In my free time, I sometimes practice something called Parkour. In fact, my username (MarkTraceur) comes from that art, because “traceur” is a term for a person who practices Parkour. This art is a very intense physical discipline, combining simple, natural movements with martial arts techniques to form a set of “best practices” when it comes to moving through obstacles. In reality, it’s just a set of tools that help you evaluate problems of efficient movement.
Well, since the rest of my life is dominated by software, the natural thing to do is to compare Parkour to programming, and see if I can’t learn, and teach, something interesting. First, I should probably explain how I see Parkour.
Parkour, as explained above, is an art of movement. It helps you train a set of movements to the point where you’re very comfortable with all of them, and can easily reach for and execute the best movements for any particular situation. These movements include such things as vaults (for getting over things), wall-climbing techniques (for getting up things), underbar techniques (for getting through things), jumping and landing techniques (for getting off of things), and other more general movements.
Parkour isn’t just about exercise and practice, though. The community and organized practice of it was mostly started with the mantra “be useful”, and there is a lot of philosophy that goes with it. There’s also a huge slew of mental preparation a person needs to do in order to do some of the movements, and even judging the best movements for a situation takes a lot of thinking.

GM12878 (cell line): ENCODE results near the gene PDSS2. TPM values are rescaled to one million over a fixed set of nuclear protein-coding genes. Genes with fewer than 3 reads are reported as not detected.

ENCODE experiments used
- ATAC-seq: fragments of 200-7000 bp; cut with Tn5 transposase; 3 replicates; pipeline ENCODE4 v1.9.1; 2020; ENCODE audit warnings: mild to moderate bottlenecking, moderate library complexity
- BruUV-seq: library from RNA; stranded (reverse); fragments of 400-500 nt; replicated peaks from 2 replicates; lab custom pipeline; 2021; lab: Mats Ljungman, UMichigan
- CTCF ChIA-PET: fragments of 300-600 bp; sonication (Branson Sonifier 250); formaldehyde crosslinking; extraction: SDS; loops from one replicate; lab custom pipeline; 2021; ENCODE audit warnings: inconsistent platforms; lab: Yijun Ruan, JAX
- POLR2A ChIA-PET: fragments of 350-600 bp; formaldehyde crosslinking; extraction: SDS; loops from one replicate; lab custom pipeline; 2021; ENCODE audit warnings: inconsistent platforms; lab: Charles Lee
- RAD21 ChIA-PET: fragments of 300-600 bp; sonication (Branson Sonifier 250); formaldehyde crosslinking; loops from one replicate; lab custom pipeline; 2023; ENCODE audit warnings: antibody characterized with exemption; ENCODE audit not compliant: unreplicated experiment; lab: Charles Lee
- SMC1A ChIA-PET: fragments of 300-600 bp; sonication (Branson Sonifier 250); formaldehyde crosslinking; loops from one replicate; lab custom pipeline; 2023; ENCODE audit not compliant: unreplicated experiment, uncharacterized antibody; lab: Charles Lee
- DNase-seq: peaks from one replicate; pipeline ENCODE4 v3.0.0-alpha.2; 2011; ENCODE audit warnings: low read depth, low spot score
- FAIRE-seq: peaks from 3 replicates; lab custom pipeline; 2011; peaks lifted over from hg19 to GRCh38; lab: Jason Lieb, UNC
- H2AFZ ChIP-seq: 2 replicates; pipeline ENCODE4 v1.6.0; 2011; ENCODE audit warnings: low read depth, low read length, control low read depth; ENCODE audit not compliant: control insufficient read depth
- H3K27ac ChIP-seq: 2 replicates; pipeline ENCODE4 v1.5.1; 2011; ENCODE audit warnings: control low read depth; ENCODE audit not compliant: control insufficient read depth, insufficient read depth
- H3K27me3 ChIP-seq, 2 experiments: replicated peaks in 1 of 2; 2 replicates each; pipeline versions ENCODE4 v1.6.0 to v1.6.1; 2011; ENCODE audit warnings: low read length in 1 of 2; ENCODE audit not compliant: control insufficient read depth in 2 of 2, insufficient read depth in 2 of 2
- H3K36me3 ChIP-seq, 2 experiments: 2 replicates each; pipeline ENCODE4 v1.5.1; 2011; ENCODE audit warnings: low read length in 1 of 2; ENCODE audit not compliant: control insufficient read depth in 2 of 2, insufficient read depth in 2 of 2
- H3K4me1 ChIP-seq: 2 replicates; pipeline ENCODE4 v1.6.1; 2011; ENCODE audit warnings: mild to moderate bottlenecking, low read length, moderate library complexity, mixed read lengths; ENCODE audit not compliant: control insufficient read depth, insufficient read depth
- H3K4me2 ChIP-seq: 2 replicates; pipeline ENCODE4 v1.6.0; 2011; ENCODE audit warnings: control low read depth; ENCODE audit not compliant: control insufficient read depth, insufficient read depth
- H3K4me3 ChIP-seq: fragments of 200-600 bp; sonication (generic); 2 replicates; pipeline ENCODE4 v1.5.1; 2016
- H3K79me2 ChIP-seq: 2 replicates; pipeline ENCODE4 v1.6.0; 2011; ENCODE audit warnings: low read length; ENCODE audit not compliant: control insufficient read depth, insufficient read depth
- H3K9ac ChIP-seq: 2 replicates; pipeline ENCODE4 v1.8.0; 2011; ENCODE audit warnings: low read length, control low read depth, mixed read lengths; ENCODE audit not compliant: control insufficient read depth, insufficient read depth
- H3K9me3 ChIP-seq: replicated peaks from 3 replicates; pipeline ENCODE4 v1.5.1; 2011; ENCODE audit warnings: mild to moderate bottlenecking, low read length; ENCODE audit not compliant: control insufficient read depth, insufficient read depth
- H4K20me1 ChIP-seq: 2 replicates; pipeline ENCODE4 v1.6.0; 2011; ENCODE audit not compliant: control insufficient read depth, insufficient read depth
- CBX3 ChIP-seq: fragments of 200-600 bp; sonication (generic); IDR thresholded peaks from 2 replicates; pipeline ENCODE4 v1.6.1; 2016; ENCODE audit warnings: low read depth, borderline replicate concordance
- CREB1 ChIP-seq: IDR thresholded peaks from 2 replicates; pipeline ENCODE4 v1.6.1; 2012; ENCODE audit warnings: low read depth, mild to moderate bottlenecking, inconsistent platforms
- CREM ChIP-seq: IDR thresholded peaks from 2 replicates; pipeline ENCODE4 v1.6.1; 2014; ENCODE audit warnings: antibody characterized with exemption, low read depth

The really interesting thing about Parkour, to me, is that there never seems to be a single “best” way to do things. While most people would look at a situation and agree that one movement or another seems good, another person might come in and have a different idea that works better for them. For example, while going over a rail with a speed vault might be good for me, a shorter traceur might be better served by going under it with an underbar. Many of these questions share a similar non-deterministic quality that really appeals to me.
While my blog is mostly frequented by technical people, I expect this article in particular might draw some traceurs who don’t fully understand programming! So, I’ll try to explain what’s necessary for this article.
Programming is the act of telling a computer, through a list of commands, how to behave and what to do. For example, as you’re reading this on your web browser, your computer is likely listening on a network interface (wifi, 3G, 4G, or ethernet) for connections. It doesn’t do that because it innately understands, but because a programmer somewhere wrote the necessary words that told the computer “wait here, and listen for this data, then perform this action”.
The really cool parts about programming and the really cool parts about Parkour, I think, seem to cross pretty regularly. In programming, I often come across a situation where the solution I create might not be the one someone else would use. Most of the time, these solutions differ in their speed, or in the amount of memory they use, but depending on what you’re trying to accomplish, either one might be “best”. Admittedly, there are certain things (like “crash the computer, delete all the files”) that would almost always be excluded from being the “best”, but there are so many different qualities of each solution that most of them will be good in one way or another.